Your computer might be protected against hacking, but what about your smartphone? Although we typically talk about hacking in relation to bigger devices, your smartphone is also susceptible to hacking. This is how you can protect yourself, and your phone, from a hacker.
Why would a hacker target a smartphone?
Hackers target smartphones for the exact same reasons that they target computers; financial gain. There’s a wealth of data on your devices that may seem innocuous to you, but are very desirable to somebody else. Passwords, login details, and banking details are stored on your mobile phone, just like your computer.
Aren’t smartphones more secure?
There’s a misconception that your smartphone has a higher level of security than your laptop or your tablet. However, this isn’t always true.
With your computer, there are two main security weaknesses; the computer, and you, the user. You could be vulnerable to attacks if your computer isn’t kept updated or doesn’t have antivirus; or you could be vulnerable to attacks if you’re unaware of hacking, phishing and malware.
If you don’t know your cybersecurity, you’re more likely to click a malware-laden link, open a phishing email or visit a dodgy website without realising. This is true whether you’re using a computer or using your smartphone; phishing emails, fake websites and infected links exist on your mobile. as well as your laptop.
But what about biometrics, like fingerprints, facial recognition and voice recognition?
Biometrics provide an additional level of security that many computers may lack; however, they can be hacked; it is possible for a hacker to recreate your fingerprints, face and voice (and the risk is higher if you have a social media account). Although biometrics do improve security, it doesn’t make your phone impervious to hacking.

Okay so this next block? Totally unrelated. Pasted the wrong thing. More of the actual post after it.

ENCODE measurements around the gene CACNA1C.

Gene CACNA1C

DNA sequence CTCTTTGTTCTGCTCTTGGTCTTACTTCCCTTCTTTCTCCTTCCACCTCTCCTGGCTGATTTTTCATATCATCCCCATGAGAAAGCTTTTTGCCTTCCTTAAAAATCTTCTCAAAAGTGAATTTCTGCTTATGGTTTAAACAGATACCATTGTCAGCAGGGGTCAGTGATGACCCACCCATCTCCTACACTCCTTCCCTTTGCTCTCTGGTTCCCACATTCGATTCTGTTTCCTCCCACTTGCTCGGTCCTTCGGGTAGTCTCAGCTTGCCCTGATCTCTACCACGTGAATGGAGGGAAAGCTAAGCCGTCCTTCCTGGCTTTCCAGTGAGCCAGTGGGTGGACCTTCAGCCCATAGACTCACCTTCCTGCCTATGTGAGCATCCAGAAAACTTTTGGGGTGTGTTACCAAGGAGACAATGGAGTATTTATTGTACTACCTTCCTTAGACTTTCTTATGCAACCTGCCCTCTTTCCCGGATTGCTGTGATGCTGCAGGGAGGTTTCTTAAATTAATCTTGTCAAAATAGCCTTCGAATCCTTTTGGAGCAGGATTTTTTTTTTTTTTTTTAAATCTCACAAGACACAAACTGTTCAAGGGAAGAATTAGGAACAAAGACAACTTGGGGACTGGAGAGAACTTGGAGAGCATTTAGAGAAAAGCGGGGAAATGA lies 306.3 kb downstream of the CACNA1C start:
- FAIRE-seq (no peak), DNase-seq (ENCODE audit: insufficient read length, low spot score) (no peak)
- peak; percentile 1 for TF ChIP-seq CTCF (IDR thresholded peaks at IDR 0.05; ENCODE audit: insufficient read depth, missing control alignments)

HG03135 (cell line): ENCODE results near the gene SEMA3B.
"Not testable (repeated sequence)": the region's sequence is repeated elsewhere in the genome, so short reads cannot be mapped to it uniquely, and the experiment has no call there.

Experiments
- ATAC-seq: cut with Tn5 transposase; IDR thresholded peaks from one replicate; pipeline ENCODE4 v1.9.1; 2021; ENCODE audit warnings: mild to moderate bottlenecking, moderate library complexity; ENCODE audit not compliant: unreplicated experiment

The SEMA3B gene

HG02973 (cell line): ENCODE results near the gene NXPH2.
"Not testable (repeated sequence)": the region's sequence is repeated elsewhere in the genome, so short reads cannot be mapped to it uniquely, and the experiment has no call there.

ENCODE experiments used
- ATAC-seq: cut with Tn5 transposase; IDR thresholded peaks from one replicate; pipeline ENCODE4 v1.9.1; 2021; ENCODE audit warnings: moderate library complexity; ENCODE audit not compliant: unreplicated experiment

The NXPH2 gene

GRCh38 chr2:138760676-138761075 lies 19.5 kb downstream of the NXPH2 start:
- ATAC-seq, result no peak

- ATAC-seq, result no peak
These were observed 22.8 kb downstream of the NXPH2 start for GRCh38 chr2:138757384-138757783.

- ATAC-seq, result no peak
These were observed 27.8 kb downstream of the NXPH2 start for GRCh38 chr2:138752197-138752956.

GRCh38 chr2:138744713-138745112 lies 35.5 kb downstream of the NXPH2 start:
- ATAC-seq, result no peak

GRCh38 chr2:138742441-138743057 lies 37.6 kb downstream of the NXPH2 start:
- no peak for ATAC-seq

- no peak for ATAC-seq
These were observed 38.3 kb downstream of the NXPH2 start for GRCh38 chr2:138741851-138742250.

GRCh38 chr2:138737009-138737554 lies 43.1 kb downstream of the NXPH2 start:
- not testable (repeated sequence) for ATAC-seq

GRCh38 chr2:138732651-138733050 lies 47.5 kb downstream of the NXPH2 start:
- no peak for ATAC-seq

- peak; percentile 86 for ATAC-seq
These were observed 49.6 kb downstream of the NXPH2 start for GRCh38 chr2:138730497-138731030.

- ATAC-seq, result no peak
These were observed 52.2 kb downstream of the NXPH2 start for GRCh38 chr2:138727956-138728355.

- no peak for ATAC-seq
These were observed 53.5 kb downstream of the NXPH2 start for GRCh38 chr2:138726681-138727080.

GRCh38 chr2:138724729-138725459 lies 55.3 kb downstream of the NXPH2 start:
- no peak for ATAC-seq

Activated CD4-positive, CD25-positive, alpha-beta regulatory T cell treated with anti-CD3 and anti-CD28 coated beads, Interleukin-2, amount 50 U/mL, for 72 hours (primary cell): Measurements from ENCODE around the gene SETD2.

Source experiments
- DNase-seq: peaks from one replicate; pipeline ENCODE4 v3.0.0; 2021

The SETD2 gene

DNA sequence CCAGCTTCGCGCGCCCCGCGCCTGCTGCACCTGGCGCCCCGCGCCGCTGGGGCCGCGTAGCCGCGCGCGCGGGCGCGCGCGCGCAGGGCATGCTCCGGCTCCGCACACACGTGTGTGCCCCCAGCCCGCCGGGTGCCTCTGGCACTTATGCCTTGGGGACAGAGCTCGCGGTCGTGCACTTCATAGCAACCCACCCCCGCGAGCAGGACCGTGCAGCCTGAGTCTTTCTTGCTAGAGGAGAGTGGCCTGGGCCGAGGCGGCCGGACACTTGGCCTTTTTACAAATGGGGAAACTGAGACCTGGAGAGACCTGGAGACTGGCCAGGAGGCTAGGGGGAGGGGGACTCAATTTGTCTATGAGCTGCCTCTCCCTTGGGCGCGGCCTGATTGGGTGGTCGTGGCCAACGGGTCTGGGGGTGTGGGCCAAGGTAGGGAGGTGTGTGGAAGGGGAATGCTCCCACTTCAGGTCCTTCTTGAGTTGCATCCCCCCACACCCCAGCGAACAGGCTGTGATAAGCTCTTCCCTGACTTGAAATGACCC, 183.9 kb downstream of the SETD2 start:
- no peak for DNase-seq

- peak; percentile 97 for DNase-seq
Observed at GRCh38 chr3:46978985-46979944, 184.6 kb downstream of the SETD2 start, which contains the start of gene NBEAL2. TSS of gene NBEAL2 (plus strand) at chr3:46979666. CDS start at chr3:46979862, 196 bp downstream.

What kind of hacks target smartphones?
There are a number of attacks which target smartphones. A typical social engineering attack may entice you to download an unsafe application, and allow them access to your phone’s data. Fake adverts, or even fake cybersecurity warnings may encourage you to click an infected link, and allow a hacker access to your device. Bluetooth is a common way for hackers to attack, as it allows access to the device often without alerting the user.
Phishing is also a common hacking technique targeting smartphones, where hackers send you a text from a trusted contact with a link, often encouraging you to share your information. We saw a scam like this during the pandemic, when there were fake texts pretending to offer vaccination appointments.
How can you protect your smartphone?
The best way you can protect your smartphone is by regularly updating the device. These help to protect your phone from the latest scams and attacks, and ensures that any bugs are fixed. Updates including security patches mean that your phone manufacturer has identified a vulnerability, and provided a fix within the update. These are invaluable when it comes to protecting your device.
Be aware of downloading applications that you aren’t familiar with; this is one of the easiest ways for hackers to access your device. We’d also advise against jailbreaking your smartphone. Although doing so allows you to download third-party apps and customise your device, it also leaves you more vulnerable to dodgy applications, and can prevent you from downloading updates.
When you’re considering using auto-logins, smart-unlock, Bluetooth and other features which increase accessibility, make sure you balance usability with security. Yes, it’s great that your phone unlocks automatically if you’re near your car, and that your headphones automatically connect; but it’s great for hackers too.
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